Surgical Strategies for Prevention and Treatment of Lymphedema in Breast Cancer Patients

Daniela Ochoa, Vicki Klimberg

Research output: Contribution to journalReview article

3 Scopus citations

Abstract

The evidence available for risk reduction of lymphedema after breast cancer treatment is sparse and inconsistent. It is limited by confounding factors such as axillary disease burden, number of lymph nodes harvested, and radiation treatment. However, there are several strategies for prevention and risk reduction prior to the onset of lymphedema. Techniques such as sentinel lymph node biopsy, axillary reverse mapping, lymphatic anastomosis, and lymphovenular anastomosis are aimed at preventing or minimizing the disruption of lymphatic flow from the upper extremity. Few surgical procedures, such as the historical Charles procedure, as well as newer techniques including distal lymphaticovenular anastomosis, lymph node transfer, suction-assisted protein lipectomy, and low-level laser therapy exist. Nonsurgical treatments include complete decongestive therapy, pneumatic compression, Kinesio tape, and exercise. These have varying degrees of effectiveness but have limitations in patient compliance or availability of certified therapists.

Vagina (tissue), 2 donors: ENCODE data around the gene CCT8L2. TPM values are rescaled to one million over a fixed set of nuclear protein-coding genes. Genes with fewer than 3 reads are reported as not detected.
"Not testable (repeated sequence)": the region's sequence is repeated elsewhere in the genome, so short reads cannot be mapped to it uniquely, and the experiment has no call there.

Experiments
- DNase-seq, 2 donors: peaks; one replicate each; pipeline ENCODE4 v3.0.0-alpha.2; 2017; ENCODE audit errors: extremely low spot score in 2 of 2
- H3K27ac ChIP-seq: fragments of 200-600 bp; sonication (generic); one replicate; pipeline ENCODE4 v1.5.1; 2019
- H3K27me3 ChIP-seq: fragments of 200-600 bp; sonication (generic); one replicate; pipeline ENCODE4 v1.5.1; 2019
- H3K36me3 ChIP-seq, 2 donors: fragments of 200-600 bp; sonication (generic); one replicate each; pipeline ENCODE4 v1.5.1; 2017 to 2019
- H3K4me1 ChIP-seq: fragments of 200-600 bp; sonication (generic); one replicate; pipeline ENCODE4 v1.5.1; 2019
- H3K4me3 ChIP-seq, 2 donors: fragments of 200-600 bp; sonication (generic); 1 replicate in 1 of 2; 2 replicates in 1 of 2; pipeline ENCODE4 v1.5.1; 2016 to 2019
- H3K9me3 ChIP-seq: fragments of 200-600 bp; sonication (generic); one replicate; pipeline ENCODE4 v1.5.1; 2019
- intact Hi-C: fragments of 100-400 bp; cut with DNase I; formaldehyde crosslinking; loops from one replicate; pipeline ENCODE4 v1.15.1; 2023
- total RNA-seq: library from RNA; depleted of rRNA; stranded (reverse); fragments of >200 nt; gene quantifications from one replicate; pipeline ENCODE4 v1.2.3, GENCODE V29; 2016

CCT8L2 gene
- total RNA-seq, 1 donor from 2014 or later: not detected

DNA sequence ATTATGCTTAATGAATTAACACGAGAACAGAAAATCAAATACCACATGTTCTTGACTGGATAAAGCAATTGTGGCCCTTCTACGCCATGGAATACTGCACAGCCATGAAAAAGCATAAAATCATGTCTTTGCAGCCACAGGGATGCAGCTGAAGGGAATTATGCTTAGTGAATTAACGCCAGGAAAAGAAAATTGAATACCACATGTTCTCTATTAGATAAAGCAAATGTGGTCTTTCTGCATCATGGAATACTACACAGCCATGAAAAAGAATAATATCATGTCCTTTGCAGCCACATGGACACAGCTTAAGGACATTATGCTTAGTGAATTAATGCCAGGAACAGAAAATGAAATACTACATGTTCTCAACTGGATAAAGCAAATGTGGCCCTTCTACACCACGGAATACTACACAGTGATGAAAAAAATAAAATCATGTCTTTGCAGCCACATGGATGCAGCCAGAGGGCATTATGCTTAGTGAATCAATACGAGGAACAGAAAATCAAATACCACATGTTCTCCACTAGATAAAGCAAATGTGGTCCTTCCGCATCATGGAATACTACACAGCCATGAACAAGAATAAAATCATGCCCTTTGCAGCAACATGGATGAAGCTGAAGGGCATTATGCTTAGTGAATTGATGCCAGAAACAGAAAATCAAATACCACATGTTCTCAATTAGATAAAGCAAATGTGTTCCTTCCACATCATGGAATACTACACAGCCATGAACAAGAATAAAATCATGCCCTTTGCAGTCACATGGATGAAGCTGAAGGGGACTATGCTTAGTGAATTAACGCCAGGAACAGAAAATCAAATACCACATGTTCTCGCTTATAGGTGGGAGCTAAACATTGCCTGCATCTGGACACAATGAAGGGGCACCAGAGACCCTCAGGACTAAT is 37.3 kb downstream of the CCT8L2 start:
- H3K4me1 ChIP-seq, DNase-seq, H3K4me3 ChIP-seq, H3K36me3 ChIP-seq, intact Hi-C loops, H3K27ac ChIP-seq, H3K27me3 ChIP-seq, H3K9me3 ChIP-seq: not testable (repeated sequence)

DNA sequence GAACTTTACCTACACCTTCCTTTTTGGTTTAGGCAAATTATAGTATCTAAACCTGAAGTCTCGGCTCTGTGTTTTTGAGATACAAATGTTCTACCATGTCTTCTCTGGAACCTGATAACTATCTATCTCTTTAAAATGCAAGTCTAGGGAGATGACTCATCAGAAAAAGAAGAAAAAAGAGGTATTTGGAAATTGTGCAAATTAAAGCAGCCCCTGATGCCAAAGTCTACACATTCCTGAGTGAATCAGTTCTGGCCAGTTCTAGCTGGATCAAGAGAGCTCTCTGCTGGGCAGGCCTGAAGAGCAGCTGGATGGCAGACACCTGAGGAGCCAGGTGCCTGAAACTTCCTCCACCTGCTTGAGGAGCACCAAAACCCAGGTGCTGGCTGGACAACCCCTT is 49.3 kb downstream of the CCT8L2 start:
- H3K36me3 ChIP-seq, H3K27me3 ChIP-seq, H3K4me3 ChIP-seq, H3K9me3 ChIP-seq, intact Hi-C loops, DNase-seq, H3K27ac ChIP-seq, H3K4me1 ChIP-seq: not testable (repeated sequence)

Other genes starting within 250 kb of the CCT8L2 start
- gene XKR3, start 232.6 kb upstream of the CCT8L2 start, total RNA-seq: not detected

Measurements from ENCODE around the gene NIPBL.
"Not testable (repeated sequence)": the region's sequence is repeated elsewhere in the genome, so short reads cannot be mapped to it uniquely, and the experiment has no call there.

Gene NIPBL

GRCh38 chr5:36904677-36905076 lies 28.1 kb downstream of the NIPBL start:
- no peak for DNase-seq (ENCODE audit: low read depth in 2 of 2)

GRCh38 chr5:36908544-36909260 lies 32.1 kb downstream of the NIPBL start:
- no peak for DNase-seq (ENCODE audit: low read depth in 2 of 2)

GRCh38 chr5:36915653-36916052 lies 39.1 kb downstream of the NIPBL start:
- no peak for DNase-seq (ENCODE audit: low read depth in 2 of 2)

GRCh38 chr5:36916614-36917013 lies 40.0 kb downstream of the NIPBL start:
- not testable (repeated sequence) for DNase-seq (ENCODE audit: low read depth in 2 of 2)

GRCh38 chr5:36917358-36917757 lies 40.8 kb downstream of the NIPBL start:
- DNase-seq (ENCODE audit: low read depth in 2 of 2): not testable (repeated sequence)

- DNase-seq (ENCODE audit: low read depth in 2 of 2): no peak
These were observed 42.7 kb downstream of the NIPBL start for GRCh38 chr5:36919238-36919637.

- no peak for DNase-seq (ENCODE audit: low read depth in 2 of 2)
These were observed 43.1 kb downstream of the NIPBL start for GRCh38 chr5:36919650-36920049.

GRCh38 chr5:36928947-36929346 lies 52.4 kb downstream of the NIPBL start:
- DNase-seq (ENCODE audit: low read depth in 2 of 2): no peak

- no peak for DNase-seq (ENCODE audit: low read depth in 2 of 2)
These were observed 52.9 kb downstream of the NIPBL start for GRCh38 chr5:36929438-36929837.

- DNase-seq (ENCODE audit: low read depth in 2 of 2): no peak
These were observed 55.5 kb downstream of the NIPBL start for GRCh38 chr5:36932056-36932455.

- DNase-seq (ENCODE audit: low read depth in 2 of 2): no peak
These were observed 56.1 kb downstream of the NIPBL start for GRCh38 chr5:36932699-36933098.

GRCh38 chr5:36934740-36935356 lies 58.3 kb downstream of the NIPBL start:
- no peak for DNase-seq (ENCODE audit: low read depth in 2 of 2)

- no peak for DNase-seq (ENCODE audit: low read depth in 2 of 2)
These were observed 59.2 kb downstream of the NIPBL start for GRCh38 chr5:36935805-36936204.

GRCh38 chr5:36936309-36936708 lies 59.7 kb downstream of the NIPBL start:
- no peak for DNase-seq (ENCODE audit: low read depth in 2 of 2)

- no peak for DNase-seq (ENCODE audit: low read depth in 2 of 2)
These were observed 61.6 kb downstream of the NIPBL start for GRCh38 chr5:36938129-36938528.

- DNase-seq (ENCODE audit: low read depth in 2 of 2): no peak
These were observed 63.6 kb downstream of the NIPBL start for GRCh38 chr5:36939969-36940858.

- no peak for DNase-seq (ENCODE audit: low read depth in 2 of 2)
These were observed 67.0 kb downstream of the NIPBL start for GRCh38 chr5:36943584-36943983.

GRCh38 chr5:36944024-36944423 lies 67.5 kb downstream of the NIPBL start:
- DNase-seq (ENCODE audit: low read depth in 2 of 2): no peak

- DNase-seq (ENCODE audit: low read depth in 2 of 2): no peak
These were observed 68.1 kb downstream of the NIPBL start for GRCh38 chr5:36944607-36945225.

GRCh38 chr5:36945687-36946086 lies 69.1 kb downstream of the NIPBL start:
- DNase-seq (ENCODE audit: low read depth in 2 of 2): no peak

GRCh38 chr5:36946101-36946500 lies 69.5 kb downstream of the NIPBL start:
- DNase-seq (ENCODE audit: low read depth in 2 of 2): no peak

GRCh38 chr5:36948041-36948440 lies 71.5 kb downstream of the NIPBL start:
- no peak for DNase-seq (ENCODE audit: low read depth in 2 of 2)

Original languageEnglish (US)
JournalCurrent Breast Cancer Reports
Volume7
Issue number1
DOIs
StatePublished - Mar 28 2015
Externally publishedYes

Keywords

  • Axillary dissection
  • Axillary reverse mapping
  • Breast cancer
  • Lymph nodes
  • Lymphadenectomy
  • Lymphedema
  • Sentinel

ASJC Scopus subject areas

  • Oncology

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